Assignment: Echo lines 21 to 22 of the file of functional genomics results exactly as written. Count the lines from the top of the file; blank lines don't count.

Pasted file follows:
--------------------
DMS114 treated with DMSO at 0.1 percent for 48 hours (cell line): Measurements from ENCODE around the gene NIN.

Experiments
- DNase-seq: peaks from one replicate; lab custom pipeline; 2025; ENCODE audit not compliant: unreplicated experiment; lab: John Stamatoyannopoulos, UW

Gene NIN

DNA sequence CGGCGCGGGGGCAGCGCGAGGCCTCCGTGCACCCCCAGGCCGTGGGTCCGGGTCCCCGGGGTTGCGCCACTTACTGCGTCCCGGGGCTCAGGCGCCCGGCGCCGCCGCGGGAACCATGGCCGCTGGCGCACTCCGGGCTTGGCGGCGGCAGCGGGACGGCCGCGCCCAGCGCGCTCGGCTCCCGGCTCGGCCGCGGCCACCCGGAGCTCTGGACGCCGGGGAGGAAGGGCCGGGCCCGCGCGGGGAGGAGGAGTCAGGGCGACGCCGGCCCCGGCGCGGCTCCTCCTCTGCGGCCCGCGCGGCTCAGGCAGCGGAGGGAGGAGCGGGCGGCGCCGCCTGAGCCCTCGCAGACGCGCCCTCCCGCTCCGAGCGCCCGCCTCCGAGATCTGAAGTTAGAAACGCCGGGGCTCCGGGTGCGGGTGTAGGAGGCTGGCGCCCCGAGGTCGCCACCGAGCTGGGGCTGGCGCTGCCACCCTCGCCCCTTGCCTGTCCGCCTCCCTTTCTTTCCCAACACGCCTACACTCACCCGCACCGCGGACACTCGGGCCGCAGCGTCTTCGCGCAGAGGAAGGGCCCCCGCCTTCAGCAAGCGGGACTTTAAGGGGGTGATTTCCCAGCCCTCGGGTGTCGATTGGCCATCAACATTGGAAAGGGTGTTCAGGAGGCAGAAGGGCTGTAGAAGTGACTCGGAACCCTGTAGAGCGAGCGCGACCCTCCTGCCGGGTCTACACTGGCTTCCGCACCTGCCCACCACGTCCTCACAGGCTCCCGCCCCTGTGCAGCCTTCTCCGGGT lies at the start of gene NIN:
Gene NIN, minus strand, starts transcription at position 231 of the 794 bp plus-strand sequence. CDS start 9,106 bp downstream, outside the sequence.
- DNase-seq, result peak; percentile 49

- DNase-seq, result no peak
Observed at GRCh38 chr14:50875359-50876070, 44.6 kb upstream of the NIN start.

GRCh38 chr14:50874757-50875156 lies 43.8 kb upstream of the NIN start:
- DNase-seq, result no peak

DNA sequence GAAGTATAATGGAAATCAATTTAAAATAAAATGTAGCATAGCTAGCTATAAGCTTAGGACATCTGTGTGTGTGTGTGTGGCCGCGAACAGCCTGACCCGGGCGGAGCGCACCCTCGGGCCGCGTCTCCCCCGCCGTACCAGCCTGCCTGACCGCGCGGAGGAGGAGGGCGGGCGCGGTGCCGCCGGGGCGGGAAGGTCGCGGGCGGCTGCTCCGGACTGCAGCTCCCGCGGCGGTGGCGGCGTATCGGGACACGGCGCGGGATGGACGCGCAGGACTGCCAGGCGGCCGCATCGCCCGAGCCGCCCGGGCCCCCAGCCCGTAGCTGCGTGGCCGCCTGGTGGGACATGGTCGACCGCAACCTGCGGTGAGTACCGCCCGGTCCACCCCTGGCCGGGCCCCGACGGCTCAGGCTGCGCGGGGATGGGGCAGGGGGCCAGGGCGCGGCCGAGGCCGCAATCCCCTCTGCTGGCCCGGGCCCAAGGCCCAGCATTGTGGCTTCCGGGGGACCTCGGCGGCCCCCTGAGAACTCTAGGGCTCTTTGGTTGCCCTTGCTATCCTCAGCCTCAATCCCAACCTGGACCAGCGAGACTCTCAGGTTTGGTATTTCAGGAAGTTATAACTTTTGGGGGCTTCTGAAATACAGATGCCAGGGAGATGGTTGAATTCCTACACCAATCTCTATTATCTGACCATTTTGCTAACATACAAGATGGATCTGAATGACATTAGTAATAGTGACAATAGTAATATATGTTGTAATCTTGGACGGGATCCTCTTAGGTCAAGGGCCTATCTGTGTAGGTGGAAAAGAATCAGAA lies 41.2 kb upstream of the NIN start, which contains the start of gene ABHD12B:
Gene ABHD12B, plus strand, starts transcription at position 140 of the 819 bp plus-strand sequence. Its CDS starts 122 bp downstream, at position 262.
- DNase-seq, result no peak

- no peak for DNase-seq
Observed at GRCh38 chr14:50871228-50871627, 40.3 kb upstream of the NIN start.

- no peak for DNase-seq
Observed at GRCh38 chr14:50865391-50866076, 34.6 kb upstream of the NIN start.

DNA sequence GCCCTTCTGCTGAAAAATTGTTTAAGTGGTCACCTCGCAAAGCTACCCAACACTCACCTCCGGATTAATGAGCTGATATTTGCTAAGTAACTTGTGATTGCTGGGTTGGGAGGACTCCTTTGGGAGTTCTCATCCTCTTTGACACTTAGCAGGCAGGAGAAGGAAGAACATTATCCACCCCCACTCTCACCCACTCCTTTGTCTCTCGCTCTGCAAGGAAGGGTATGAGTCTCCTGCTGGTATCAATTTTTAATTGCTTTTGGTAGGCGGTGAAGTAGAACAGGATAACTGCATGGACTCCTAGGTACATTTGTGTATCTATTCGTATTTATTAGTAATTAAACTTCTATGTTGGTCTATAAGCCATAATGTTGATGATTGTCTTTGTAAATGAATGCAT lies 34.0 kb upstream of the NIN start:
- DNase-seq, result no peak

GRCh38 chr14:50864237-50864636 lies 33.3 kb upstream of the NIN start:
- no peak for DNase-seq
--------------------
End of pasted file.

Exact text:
GRCh38 chr14:50864237-50864636 lies 33.3 kb upstream of the NIN start:
- no peak for DNase-seq